Round 9 – RB Sony Michel, New England Patriots
I’m not sure a player has had a worse offseason than Michel when it comes to his fantasy value. Tom Brady left the team. Michel then had foot surgery in May, and may not be ready for the start of the season as he continues his recovery. Sure, the team added Cam Newton, but then they signed Lamar Miller as well. Michel was already a high-risk fantasy asset, especially in formats that award points for receptions, as he is a low-volume back who needs to score touchdowns to post relevant totals. The addition of Miller makes Michel a hard-pass at his current cost, and maybe even in drafts at all.
Round 10 – WR CeeDee Lamb, Dallas Cowboys
I’m honestly still mad the NFL let Lamb fall to the Cowboys in the first round of this year’s draft. He’s an excellent player who bolsters an already stacked receiving corps. That being said, I’m not interested in Lamb until the very end of drafts, if at all. Last season Amari Cooper and Michael Gallup absorbed over 55% of the team’s air yards. Lamb figures to start as a slot wideout, filling the void left by Randall Cobb, who saw 14.8% of the air yards last season. Cobb posted solid numbers last season (55-828-3) but he finished as a WR2 (top-24) in just two weeks last season and a WR3 in three others. That’s essentially five usable weeks out of 16. Lamb has an extremely bright future, but a 10th-round ADP for a low-volume rookie slot receiver in a loaded offense is way too rich for me.
Round 11 – WR Mecole Hardman, Kansas City Chiefs
I understand the appeal of Hardman, as he’s a speed demon with elusiveness after the catch catching passes from the league’s most gifted passer in Patrick Mahomes. I just don’t understand how people are drafting him in Round 11. The trio of Travis Kelce, Tyreek Hill, and Sammy Watkins have soaked up 55% and 59% of the team targets in Mahomes’s two years as the starter. Even when Hill missed several games in the first half of the season, Hardman only saw 13.5% of the team’s targets (he did score twice in that run and average 61.5 yards per game, though). Hardman does get high-value fantasy targets as he’s often targeted deep downfield. However, chasing those few valuable looks when there are higher-volume, and higher-upside wideouts like Mike Williams, Jalen Reagor, and Justin Jefferson still on the board seems like a fool’s errand.
Round 12 – D/ST Chicago Bears (or any defense)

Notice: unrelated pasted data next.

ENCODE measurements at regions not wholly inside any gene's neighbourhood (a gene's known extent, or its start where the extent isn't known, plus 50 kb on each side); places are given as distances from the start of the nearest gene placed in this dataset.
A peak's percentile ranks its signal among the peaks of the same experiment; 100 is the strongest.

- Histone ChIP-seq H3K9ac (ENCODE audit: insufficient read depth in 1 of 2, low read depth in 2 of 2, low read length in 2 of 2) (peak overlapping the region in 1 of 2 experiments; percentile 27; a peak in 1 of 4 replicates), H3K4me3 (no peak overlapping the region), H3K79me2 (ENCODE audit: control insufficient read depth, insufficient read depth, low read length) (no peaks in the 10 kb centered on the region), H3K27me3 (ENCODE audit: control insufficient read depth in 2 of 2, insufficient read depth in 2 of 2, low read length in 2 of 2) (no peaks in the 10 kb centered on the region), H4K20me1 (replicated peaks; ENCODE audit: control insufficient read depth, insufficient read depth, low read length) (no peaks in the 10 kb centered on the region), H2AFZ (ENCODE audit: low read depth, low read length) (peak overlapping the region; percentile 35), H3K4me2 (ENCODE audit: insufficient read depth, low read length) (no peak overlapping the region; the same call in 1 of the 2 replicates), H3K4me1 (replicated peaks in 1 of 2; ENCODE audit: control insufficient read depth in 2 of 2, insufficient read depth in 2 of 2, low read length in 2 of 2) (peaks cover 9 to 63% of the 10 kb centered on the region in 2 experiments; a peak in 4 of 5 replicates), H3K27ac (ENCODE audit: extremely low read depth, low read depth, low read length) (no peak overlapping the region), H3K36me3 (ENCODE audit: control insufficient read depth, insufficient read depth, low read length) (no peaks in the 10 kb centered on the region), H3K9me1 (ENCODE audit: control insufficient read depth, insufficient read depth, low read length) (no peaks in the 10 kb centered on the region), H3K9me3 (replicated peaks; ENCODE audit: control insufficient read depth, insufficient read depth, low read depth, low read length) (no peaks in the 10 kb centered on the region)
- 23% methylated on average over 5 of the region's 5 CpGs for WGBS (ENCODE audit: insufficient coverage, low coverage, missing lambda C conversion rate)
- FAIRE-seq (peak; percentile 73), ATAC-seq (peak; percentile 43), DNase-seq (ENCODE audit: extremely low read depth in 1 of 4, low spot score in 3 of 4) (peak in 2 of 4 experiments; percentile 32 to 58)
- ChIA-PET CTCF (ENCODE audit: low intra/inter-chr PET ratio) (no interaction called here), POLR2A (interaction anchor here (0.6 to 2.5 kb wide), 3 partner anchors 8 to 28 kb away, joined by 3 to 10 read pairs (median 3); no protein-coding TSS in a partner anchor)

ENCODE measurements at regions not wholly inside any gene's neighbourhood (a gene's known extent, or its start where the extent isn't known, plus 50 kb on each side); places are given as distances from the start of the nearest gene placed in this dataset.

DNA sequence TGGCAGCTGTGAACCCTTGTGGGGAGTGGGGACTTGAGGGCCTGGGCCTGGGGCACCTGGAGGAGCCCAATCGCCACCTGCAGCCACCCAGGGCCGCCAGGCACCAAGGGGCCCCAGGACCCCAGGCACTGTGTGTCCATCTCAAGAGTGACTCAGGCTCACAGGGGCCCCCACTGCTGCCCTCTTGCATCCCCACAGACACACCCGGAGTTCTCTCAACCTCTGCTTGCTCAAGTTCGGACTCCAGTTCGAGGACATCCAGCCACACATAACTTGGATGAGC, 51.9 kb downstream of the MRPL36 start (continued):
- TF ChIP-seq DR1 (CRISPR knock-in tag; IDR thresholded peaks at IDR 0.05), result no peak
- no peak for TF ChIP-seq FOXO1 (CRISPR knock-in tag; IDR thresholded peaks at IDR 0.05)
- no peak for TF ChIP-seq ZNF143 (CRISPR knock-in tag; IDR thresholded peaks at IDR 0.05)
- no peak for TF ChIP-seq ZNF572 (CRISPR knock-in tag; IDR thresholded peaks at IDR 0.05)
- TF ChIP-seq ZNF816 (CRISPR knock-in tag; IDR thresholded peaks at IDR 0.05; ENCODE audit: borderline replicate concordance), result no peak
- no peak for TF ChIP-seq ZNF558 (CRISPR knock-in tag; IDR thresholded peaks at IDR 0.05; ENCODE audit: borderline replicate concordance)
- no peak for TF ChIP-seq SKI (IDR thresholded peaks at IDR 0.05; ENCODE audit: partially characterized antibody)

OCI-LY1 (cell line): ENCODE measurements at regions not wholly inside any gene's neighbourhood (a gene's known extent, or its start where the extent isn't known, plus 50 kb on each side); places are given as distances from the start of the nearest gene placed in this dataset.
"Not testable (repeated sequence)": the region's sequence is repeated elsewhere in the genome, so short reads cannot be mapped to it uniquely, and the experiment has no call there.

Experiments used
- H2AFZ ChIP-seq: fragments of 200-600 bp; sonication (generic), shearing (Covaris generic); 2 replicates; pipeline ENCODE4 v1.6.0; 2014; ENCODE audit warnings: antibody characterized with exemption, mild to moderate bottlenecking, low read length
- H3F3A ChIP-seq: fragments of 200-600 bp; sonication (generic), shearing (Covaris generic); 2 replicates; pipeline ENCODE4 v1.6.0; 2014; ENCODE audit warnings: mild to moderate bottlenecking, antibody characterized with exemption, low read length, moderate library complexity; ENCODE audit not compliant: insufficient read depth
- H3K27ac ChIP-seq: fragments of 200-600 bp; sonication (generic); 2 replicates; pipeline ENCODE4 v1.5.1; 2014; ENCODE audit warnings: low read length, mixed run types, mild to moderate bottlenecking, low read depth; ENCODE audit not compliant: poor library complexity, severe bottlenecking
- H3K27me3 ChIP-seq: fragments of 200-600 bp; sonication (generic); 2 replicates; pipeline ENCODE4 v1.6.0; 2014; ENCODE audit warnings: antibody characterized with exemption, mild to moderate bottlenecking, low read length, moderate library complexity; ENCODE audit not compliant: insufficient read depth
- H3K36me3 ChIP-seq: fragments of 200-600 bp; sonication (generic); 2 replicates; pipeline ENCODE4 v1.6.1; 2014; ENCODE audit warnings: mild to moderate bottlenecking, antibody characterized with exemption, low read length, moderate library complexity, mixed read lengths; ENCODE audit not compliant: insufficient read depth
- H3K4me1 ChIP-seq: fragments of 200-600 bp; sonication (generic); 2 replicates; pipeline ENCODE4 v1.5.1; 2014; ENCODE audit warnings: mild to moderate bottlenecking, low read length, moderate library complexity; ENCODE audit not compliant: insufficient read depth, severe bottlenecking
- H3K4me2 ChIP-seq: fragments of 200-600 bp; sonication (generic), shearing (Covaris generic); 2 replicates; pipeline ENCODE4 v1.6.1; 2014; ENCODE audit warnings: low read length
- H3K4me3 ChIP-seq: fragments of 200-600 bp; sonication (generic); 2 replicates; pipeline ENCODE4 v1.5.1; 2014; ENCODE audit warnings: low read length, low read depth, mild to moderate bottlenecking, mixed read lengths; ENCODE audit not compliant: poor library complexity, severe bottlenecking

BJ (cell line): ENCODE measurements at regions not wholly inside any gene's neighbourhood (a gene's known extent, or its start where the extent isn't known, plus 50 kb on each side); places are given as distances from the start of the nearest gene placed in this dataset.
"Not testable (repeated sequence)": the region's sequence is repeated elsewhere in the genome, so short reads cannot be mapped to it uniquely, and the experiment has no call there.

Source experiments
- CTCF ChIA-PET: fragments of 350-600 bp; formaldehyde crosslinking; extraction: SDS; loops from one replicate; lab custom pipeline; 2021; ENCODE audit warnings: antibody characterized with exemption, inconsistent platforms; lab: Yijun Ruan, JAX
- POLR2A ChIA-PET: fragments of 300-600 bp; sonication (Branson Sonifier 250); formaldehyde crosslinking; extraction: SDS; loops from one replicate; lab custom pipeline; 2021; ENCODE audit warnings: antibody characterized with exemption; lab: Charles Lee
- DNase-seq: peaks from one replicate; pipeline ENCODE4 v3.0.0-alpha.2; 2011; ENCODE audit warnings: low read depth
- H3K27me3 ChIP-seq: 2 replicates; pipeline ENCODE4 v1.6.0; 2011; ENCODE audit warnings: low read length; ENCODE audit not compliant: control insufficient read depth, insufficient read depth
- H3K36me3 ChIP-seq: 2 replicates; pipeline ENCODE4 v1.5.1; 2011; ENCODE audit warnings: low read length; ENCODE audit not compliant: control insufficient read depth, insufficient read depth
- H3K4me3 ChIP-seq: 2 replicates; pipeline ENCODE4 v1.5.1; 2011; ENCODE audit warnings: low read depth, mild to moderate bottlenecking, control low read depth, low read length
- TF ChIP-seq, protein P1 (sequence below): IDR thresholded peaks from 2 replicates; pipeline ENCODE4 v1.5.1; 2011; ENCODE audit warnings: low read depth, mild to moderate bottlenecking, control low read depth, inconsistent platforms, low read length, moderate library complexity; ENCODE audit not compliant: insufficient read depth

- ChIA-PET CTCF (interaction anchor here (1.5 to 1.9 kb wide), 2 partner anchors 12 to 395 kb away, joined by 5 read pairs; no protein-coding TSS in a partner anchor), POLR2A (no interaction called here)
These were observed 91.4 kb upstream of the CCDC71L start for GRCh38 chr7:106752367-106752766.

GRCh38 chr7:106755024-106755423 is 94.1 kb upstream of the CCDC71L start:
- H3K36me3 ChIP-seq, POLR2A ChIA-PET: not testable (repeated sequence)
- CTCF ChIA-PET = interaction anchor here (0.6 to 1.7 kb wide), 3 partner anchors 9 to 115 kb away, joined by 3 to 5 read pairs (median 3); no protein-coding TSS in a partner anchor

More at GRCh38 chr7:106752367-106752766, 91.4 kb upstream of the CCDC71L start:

If you play in a league with fantasy junkies, this shouldn’t be an issue. But if you play in a more casual league, please, I beg you, do not take a defense this early. Defenses in fantasy football are driven by turnovers and touchdowns, two things that can fluctuate wildly year to year. This means that the No. 1 defense you reach for early could easily sink down in the end-of-year rankings and offer you no positional value or advantage over your league mates. Use these early double-digit round picks to add depth or chase upside with players like Bryce Love or Boston Scott.
Round 13 – QB Kirk Cousins, Minnesota Vikings
Cousins is fine in fantasy, but there are too many quarterbacks with more realistic and achievable ceilings going in the later rounds to draft Cousins here. Cousins is solid as a fantasy quarterback, averaging around 4,200 yards and 27 touchdowns per season in his five as a starter. What’s troubling for Cousin’s outlook in 2020 is the Vikings continued march toward a run-oriented team. From 2015–2018, Cousins averaged just shy of 36 attempts per game, but he averaged 29.6 per game in 2019. New offensive coordinator Gary Kubiak is on board with Mike Zimmer’s run-first approach, even saying he hopes the team can build on the identity it established last season. As I mentioned in the Rodgers blurb above, there are way too many exciting, high-upside late-round quarterbacks available to take a vanilla ice cream option like Kirk Cousins. He’s fine in 2QB or Superflex formats, but I’d encourage you to explore other flavors if you’re shopping for a quarterback here.
Round 14 – K Justin Tucker, Baltimore Ravens
Do not take a kicker until the final 1-2 rounds of your standard league draft. End of story. Thanks for reading!